Autoren:Thomas Brent Smith
Weitere Autoren:Donald J. Hagerty, Maynard Dixon
Info:Tucson, Ariz. : Norman, Okla. : Tucson Museum of Art and Historic Block ; Distributed by University of Oklahoma Press, c2008.
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A Place of Refuge: Maynard Dixon's Arizona von Thomas Brent Smith

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In the opening essay, Donald Hagerty, independent scholar and consultant on the art and cultures of the American West, provides a biographical account of Dixon's Arizona years, from 1900 to his death in 1946. Little is said of his youth other than his well known letter to Frederic Remington, whose work he admired, at the age of sixteen.

Thomas Brent Smith, curator of the American West at the Tuscan Museum of Art, in his essay Evading Conflict, takes a critical look at Dixon's work and how he departed from the then traditional depiction of the Old West. He draws interesting parallels and opposites with regard to Frederic Remington. While Remington portrayed both the indigenous and the immigrant population of the West with distain and reproach, Dixon's depictions were sympathetic, his renderings bestowing the Native Americans dignity, the oppressed with power. It is a thoughtful, perceptive and accessible account. Both essays are illustrated with period photographs and the artist's work.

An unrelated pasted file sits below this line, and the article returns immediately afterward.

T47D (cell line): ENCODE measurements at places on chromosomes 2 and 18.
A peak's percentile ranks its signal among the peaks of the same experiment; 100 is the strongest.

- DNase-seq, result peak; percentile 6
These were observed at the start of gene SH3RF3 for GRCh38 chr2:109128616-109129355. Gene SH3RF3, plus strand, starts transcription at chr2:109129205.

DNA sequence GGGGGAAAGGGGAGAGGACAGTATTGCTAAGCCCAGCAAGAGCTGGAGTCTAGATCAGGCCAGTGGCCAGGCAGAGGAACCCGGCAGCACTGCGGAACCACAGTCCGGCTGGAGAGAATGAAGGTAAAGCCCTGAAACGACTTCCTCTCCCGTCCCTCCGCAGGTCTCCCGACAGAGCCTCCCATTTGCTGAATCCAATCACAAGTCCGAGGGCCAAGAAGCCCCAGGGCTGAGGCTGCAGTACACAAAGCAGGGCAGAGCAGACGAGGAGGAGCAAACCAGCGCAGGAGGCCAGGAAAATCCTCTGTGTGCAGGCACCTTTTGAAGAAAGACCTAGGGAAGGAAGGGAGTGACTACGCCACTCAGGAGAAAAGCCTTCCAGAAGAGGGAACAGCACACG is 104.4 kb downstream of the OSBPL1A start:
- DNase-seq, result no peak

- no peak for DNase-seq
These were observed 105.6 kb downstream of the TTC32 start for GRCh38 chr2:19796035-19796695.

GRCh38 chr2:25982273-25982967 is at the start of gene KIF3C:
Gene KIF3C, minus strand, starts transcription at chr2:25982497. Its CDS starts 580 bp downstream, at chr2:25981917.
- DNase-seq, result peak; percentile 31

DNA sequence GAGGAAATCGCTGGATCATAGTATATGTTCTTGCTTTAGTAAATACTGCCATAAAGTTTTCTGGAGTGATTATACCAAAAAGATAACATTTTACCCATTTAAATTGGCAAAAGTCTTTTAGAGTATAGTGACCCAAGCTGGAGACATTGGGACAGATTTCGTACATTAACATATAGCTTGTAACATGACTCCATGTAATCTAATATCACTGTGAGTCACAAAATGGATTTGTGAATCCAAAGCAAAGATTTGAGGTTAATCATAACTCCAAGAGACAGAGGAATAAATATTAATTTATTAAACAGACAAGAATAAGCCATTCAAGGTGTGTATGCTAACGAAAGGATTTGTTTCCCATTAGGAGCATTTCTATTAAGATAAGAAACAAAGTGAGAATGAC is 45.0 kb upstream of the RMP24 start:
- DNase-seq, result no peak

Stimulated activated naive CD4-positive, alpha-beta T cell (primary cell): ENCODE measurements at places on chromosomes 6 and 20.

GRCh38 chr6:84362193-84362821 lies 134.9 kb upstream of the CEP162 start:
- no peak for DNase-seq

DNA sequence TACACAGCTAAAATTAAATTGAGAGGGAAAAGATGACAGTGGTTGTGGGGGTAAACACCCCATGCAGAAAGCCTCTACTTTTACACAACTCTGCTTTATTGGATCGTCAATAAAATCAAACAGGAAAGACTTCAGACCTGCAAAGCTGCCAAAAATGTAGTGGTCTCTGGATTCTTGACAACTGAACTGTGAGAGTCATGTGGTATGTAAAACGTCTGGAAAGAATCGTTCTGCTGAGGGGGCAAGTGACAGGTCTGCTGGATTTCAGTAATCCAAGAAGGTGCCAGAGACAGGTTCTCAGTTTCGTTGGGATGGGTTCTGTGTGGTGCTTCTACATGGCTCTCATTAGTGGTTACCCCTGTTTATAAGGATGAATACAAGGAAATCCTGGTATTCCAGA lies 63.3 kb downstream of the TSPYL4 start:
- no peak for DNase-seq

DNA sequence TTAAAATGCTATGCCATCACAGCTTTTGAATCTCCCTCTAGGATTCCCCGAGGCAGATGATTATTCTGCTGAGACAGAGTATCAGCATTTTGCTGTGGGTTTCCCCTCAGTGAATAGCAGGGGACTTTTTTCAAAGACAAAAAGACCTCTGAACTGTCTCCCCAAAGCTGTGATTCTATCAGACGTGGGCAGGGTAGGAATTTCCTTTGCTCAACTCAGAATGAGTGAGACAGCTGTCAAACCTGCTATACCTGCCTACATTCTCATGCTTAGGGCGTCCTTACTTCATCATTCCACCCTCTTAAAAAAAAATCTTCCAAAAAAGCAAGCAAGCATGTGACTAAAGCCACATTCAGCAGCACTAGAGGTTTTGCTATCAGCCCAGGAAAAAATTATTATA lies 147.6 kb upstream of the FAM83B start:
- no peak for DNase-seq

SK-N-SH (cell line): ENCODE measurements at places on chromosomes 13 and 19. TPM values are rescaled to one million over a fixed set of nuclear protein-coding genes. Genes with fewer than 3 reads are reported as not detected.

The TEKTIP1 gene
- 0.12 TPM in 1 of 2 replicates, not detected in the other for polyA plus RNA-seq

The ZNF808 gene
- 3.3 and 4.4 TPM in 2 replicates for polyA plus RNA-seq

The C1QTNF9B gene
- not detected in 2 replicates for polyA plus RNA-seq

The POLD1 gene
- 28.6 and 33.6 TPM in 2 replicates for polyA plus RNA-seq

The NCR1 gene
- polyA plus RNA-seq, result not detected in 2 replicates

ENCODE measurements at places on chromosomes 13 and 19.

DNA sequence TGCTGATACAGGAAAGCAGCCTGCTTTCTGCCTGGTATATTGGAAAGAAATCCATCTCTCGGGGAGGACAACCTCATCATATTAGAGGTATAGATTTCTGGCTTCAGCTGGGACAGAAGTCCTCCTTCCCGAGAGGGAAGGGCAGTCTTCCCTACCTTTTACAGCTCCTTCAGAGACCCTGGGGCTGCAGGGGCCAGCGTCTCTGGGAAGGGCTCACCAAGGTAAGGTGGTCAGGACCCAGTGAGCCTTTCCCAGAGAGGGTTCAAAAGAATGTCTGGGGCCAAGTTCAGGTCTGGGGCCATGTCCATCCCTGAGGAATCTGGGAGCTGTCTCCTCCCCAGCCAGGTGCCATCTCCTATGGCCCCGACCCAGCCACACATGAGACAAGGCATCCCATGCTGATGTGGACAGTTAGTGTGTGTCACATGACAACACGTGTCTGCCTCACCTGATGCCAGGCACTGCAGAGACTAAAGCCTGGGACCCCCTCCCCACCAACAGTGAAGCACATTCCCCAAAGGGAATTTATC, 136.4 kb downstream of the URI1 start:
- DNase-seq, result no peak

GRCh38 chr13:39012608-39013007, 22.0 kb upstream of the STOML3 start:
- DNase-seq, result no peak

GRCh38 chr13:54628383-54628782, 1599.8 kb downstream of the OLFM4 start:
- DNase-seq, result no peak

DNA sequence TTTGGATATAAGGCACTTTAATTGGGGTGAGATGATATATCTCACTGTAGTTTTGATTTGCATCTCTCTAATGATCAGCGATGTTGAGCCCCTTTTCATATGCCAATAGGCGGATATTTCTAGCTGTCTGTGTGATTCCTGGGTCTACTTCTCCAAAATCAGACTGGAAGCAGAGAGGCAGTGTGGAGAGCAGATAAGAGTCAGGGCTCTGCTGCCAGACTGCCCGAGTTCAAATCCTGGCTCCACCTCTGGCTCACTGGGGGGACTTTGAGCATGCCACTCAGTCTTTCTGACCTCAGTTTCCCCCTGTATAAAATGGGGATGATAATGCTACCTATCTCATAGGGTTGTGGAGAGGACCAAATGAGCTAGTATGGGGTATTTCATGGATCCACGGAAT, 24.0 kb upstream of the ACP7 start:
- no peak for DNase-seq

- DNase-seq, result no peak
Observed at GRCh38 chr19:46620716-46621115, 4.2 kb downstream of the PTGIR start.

Following the essays is a chronological presentation of Maynard Dixon's work, including the paintings, sketches and a few examples of his graphic work. In total there are over 160 illustrations, all reproduced in colour including the monochrome drawings and photographs. Most of the work is reproduced to a good size, with many full-page and a few double-page spreads, and a few detail images. At least one painting is shown almost actual size; that along with the detail images give a clear picture of Dixon's brush work.

The book provides a detailed list of works and a selected bibliography but does not include an index.